5. Researchers do not need to convince industry of the feasibility and market chances of the application since there are already some well-selling products. analtogether word processing technology is the software application domain with the most immediate growth potential.

As is well-known, two main approaches may be identified in connection with the development of high-level word-processing applications such as grammar and style checkers, namely, a grammar-based approach and a pattern-matching-based approach. Although in the current state of development no significant differences with respect to performance of the applications based on one or the other approach have been observed, we can foresee that, in the long run, applications developed with a grammar-based perspective will offer a much more reliable and efficient service to the user.

There are several reasons which support this view. First, grammar-based systems, usually conceived with a modular architecture, are much more easily extendible as linguistic research proceeds. Extendibility in this case may be carried out along two different dimensions:

  1. An intralanguage dimension, understood as extension and refinement of the coverage of an already existing system for some specific language to more complex grammatical phenomena and even extragrammatical phenomena (e. g., discourse/text structure).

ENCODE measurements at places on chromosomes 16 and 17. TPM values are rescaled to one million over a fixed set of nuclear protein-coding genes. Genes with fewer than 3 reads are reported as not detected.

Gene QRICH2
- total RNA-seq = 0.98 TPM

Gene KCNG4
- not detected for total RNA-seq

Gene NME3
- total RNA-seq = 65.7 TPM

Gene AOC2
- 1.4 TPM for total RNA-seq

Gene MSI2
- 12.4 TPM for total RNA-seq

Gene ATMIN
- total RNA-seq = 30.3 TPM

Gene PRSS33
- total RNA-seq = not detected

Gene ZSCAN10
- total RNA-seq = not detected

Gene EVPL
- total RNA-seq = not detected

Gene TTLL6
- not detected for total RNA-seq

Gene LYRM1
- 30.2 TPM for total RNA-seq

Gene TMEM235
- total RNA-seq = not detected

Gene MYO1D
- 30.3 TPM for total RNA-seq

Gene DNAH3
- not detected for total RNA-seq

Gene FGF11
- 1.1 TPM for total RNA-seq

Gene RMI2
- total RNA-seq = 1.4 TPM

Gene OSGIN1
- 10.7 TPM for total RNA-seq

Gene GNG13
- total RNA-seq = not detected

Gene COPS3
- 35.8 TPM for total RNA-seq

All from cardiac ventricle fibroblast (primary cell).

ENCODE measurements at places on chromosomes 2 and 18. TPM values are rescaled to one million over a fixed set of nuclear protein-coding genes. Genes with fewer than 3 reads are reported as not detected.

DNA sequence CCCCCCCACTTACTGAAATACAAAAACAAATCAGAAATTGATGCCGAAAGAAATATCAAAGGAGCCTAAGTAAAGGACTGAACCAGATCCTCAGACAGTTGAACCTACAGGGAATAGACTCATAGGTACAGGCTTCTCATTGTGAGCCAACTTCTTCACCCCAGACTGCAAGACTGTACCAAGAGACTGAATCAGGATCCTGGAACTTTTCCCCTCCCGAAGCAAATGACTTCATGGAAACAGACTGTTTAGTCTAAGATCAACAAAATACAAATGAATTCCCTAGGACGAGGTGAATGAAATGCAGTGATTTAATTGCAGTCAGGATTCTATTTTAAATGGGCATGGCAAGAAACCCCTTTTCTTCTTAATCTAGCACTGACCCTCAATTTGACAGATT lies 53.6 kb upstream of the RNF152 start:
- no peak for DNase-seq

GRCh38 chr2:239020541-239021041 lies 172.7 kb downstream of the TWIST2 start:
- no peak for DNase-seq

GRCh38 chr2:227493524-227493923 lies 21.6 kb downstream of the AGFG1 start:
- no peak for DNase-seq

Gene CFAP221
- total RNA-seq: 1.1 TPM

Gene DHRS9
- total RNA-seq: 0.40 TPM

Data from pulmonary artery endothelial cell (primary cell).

2. An interlanguage dimension. Accepting one of the major assumptions of modern theoretical linguistics that all human languages share a common basis of universal rules and principles, extendibility of a general grammar-based system designed for some specific natural language to other natural languages should involve just the addition of (previously described and formalized) language particular rules and principles to the original common basis.

Of course, this is a somewhat ideal description of the actual situation where some extra tuning of the different levels of linguistic knowledge will always be required, but this should be compared with the pattern matching approach which, in all likelihood, is committed to a complete redesign of the system at the moment of extending it in one or the other dimension.

Second, it is not at all obvious that the performance of a system which does not perform a minimum of grammatical analysis is really satisfactory. Consider the following examples, extracted from an actual grammar checking session over a technical document written in English by a non-native speaker. The software used was Microsoft¹s Word 5.0 (TM) word processor and the Correct Grammar (TM) grammar checker. As the reader will observe, most examples concern agreement.